An Alabama teenager made a great discovery on his farm. A 34 million year old whale skull.
The whale is estimated to be about 20 meters long and could take three or four years to completely excavate. So far, only the skull has been removed.
Lindsey Stallworth, a student at the Alabama School of Math and Science in Mobile, Alabama, has been collecting fossils on her family’s farm north of Mobile for as long as she can remember. Stallworth collected shark teeth and fossil shells, but “we didn’t know anyone who could tell us anything about them.”
The 16 year old brought some of her discoveries to her biology teacher Drew Gentry, a paleontologist who studies Alabama fossils. “I immediately recognized one of the fossil shark teeth Lindsey showed me and I wanted to know more about where she found it.” Gentry said. Gentry and the young girl stayed in constant contact, hoping to make more discoveries and learn more about shark teeth. This led to a much bigger discovery. A 34 million year old whale skull!
The teacher, student and a few helpers spent much of June and July excavating some of the remains and taking them to a paleontology lab at the Alabama School of Math and Science.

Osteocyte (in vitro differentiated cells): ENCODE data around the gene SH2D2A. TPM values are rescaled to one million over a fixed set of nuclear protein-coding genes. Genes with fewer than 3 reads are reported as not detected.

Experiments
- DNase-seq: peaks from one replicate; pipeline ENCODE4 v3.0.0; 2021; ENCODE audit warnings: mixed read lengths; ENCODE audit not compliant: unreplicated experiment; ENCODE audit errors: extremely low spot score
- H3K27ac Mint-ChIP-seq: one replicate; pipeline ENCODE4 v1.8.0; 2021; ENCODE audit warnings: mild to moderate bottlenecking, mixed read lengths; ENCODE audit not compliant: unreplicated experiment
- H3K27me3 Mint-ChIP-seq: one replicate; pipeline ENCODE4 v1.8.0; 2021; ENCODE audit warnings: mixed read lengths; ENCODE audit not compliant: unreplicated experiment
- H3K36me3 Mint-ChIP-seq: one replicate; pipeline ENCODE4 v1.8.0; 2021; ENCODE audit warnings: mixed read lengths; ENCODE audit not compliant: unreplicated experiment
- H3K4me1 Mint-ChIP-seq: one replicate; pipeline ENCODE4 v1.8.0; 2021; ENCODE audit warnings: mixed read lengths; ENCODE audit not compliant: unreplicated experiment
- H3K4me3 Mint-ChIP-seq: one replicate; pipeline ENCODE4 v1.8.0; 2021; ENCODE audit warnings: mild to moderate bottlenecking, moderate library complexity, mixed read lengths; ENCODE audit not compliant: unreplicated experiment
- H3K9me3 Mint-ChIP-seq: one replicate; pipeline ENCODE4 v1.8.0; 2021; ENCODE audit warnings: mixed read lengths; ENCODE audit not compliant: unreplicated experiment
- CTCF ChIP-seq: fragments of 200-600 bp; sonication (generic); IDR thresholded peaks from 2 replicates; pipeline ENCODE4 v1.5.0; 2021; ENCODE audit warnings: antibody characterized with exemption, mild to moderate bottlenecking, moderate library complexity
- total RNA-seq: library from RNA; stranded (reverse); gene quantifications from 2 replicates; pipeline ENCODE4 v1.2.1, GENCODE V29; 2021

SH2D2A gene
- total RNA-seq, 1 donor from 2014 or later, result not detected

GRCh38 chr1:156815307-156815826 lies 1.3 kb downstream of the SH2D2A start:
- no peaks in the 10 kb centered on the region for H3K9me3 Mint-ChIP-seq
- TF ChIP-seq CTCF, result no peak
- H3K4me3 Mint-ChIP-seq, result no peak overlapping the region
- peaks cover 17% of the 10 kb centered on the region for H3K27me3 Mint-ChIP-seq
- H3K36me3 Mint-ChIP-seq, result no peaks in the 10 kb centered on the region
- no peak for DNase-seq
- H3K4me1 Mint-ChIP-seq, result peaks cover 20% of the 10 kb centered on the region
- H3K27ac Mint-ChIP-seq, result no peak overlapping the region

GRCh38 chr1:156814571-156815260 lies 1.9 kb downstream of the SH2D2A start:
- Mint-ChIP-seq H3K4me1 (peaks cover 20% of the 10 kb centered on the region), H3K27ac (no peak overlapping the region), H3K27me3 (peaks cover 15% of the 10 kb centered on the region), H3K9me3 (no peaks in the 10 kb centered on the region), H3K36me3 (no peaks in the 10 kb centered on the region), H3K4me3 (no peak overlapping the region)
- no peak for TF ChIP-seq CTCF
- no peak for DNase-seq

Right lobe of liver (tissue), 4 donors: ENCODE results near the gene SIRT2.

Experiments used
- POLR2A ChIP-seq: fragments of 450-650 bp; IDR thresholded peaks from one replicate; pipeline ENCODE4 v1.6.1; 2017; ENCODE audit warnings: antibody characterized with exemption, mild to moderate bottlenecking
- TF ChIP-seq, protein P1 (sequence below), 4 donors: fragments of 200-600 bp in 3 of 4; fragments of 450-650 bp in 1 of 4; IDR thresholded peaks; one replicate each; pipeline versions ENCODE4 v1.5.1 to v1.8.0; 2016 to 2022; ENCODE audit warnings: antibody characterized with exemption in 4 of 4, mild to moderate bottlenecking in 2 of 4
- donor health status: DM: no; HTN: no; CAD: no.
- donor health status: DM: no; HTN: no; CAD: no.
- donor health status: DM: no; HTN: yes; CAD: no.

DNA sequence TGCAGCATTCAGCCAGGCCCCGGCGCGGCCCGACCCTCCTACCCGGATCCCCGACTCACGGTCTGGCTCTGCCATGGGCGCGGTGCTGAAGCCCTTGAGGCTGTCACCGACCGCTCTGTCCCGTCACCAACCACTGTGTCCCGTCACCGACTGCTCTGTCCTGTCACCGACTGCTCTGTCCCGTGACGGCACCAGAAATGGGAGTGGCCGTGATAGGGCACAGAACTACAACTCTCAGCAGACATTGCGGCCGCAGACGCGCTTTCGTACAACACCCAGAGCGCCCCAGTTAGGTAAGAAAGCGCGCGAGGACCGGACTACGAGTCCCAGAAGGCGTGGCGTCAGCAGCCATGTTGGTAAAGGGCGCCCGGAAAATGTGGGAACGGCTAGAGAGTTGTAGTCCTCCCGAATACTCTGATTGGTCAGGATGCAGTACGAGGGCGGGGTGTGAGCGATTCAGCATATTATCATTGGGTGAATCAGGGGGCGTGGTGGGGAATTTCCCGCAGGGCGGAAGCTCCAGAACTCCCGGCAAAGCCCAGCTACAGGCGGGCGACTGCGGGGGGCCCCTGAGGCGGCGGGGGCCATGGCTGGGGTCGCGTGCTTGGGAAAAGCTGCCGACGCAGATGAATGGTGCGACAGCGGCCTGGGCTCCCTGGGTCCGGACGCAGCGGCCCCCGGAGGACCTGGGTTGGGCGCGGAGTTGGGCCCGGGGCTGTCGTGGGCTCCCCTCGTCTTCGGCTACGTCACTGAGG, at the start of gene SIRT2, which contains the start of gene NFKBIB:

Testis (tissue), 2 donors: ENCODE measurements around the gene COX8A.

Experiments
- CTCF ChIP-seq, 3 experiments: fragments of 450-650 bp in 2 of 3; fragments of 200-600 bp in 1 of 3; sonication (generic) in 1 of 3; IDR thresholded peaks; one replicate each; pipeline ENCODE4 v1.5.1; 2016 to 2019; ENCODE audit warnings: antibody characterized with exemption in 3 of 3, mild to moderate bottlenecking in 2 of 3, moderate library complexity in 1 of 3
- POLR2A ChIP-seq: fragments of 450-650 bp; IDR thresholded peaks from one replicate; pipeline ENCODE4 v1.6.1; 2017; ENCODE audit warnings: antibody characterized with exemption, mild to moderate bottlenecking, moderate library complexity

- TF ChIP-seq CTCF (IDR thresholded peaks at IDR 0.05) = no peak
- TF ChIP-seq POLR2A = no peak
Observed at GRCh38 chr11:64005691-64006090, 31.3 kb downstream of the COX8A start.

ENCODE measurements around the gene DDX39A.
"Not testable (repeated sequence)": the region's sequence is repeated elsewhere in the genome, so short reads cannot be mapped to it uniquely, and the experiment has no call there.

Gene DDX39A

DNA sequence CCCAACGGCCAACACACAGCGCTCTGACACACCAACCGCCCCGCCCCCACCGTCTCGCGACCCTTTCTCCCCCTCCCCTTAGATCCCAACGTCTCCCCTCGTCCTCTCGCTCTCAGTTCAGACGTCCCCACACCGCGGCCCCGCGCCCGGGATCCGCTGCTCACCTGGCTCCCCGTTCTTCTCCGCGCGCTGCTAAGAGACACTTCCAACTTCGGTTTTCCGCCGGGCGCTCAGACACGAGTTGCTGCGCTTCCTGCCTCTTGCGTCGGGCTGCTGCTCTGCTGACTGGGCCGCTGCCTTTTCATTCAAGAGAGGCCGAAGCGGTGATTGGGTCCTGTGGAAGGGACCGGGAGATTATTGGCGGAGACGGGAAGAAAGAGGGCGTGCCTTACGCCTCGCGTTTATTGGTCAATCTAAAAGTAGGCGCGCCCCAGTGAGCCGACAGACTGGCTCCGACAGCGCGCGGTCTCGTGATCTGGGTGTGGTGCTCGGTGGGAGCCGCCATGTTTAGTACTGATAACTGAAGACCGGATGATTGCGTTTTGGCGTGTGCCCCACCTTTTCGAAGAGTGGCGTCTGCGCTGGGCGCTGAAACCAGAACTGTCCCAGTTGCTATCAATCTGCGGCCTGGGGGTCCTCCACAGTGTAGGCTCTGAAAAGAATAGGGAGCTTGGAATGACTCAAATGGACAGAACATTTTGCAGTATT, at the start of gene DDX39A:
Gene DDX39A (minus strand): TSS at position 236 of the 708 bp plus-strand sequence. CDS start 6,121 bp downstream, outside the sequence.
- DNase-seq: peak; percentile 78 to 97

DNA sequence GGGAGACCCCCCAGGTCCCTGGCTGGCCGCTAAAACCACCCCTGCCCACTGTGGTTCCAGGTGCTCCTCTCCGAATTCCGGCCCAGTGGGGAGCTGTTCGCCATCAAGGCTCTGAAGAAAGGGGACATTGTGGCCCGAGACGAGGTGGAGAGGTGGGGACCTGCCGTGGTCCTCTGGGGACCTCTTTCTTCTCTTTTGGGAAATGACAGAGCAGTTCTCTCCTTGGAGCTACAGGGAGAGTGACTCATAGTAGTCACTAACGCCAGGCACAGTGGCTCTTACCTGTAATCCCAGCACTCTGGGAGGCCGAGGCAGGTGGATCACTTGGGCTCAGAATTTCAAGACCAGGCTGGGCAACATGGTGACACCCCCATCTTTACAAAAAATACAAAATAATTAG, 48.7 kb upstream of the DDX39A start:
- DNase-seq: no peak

“The whale may be related to zygorhiza, a smaller whale that has been discovered in Alabama, Mississippi, and Louisiana. It also looks to be a smaller relative of Basilosarurus cetoides, an ancient whale and Alabama’s state fossil.” Gentry told Al.
The whale, which may be the first of its kind to be discovered in Alabama, is thought to be roughly 20 feet long. Jun Ebersole, director of collections at the McWane Science Center in Birmingham, also confirmed that the whale skull is about 34 million years old.
“It’s really hard to comprehend something that’s that many millions of years old, but it started to make more sense once we started getting the dirt away and saw what the skull might have looked like.”
Because of the whale’s size, the team has so far only removed the skull. But they plan to return to Stallworth’s farm next summer to continue the excavation.
Cover Photo: Alabama School of Math and Science